Several years ago, I had the opportunity to tour south Te Waipounamu (the South Island of Aotearoa New Zealand). Flying first into Invercargill, I made my way north, excitedly anticipating iconic tourist spots such as Queenstown, Milford Sound, Wanaka and more. However, on the way, the sleepy town of Te Anau caught me by surprise, captivating me in a way that I didn’t expect.
Te Anau is a tiny settlement of fewer than 3000 inhabitants and it’s perched on the southern end of the Milford Track. Its second-most striking feature is Lake Te Anau, which is the second-largest lake in Aotearoa after Lake Taupō in Te Ika-a-Māui (the North Island). The lake itself is 65km long and is fed by three fiords—the only inland fiords in New Zealand. Te Anau’s most striking feature is not the lake itself, but the mountains that encircle it. Mount Lyall, the Murchison Mountains, the famed Kepler Track and more can all be viewed from the waterfront, rising precipitously out of the lake and into the heavens. One evening, I and my travelling companions took a walk beside the lake and got to experience the incredible beauty of a Te Anau sunset. The sun sets in-between the western mountain peaks, with stray beams of light filtering through the mist and cloud that gathers at their peaks. What we experienced was a brilliant light show of gold, orange and purple.
As I reflected, I had to ask myself: Why am I so affected by this place in particular? There are surely more beautiful places in New Zealand, right? Most flock to Queenstown during the tourist season, skiing the slopes of The Remarkables, or to Lake Wanaka to capture a photo of the famous Wanaka Willow. Then there’s the Church of the Good Shepherd next to Lake Tekapo, surrounded (in summer) with the area’s iconic purple lupins. Or, on the doorstep of Te Anau itself is Milford Sound, the crown jewel of Fiordland National Park.
But of all of the South Island’s qualities, it was Te Anau’s stoic grandeur that captured my heart. New Zealanders have a trademark understatedness about them. Even famous Kiwis like Burt Munro, Richie McCaw, Edmund Hillary or Sam Neill are known as much for their humility as they are for their outstanding achievements. To me, Te Anau epitomises this sentiment. Its simple, breathtaking beauty speaks for itself. It doesn’t need marketing or promotion. It is indifferent to human endeavour, is without insecurity and does not need to prove itself. Its awe-inspiring glory was here before I was born and will remain long after I’m gone.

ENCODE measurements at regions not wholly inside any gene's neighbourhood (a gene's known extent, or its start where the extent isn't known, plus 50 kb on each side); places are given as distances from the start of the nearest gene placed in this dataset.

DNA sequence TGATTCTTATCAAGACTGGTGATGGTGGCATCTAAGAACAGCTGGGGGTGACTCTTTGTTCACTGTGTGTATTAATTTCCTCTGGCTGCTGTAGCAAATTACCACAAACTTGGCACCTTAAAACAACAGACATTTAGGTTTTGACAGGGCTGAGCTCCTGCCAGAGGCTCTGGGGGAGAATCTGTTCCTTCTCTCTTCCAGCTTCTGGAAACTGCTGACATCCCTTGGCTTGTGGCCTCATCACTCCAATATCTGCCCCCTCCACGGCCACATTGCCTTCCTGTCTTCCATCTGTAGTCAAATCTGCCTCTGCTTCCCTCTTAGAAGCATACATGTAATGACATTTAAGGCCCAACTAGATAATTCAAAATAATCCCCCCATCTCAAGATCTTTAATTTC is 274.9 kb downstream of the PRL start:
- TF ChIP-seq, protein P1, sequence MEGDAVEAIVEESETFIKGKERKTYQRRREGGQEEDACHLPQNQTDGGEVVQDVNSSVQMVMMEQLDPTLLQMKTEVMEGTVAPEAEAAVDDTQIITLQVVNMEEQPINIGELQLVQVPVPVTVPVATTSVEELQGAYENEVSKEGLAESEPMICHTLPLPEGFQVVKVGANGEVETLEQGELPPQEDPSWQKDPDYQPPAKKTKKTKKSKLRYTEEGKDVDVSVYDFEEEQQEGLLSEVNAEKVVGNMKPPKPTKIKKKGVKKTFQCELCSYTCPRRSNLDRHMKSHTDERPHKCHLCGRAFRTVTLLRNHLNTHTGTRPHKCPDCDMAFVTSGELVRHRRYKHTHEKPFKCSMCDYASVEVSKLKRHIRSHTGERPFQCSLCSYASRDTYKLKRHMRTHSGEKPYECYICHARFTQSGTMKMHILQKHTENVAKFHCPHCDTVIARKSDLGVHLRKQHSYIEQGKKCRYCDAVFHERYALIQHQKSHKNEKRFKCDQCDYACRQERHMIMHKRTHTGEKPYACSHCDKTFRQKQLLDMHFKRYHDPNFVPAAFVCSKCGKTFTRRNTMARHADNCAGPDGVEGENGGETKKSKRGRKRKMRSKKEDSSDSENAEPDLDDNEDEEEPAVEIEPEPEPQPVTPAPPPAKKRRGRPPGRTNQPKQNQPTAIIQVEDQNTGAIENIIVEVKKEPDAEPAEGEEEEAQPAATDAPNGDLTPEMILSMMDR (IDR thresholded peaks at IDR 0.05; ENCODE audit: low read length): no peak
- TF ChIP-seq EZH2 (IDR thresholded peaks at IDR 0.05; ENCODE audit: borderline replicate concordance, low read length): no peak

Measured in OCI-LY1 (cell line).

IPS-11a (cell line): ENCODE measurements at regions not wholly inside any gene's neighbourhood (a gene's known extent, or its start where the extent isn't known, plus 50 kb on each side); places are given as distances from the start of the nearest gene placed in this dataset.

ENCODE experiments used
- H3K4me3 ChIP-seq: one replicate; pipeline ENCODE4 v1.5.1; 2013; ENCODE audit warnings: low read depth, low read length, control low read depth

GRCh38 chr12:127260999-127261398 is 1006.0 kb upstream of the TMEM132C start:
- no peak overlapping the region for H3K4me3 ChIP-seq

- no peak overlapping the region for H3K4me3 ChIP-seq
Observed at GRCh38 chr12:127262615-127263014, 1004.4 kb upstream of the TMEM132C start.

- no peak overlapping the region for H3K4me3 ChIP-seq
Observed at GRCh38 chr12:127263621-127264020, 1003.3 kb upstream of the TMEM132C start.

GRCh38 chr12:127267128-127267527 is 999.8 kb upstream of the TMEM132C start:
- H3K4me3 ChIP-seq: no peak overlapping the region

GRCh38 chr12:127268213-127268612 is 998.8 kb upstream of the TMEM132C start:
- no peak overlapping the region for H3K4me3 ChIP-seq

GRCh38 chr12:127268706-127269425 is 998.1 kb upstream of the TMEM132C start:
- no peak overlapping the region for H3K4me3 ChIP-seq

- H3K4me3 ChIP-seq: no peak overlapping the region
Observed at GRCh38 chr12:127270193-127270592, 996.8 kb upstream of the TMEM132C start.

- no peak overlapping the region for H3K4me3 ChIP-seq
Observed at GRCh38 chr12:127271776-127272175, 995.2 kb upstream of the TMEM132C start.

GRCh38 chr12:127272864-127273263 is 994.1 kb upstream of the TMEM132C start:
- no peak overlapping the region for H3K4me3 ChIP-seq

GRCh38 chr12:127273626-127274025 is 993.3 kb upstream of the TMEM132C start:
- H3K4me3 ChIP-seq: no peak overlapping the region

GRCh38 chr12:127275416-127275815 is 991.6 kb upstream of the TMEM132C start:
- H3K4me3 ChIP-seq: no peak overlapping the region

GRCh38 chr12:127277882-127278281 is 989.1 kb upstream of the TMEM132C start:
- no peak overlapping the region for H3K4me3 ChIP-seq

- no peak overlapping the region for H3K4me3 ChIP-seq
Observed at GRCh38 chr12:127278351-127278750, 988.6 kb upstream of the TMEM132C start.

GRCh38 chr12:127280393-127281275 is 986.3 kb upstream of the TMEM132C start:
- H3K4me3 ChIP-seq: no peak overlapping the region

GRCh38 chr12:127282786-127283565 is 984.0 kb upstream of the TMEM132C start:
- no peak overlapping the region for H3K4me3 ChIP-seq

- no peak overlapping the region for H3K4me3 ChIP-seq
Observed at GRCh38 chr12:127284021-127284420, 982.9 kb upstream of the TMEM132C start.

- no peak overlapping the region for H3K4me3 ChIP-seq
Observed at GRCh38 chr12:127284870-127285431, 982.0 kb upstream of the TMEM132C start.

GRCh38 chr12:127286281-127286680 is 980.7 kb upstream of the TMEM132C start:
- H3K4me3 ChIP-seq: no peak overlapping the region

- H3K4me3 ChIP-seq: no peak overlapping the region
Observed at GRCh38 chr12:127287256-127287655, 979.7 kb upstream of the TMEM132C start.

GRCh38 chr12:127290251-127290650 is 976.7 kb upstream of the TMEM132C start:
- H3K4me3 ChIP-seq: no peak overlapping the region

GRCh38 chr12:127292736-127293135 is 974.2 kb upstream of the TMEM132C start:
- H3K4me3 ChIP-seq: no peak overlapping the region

Prepping for doomsday
Another strange scene is unfolding not far from Lake Te Anau. In the hills surrounding Queenstown, a small, exclusive community is reportedly being built. Rumours abound of wealthy Americans like Peter Thiel and James Cameron buying up remote properties for the purpose of constructing doomsday bunkers. Though denied by local authorities and construction companies alike, the rumours persist. Buoyed by the Covid-19 lockdowns when many wealthy Americans sought the shelter of affluent, out-of-the-way places like Queenstown, there seems to be a rising awareness in the ultra-rich of the need to have a place to shelter should the world go pear-shaped.
This shouldn’t be surprising, given the current state of our planet. As if the Covid-19 pandemic wasn’t enough, since 2020 we’ve witnessed the so-called “Great Resignation”, a horrific (and at the time of writing, ongoing) war in both Ukraine and Israel, as well as a cost-of-living crisis that threatens to plunge the world into recession. Were you to ask the average person how they think things are going today, I’d suspect it wouldn’t be positive, overall. I’ll admit, even as a person of faith, it’s sometimes difficult to stay optimistic in the midst of it all. However, as a follower of Jesus, there’s an aspect of my faith that gives me perspective.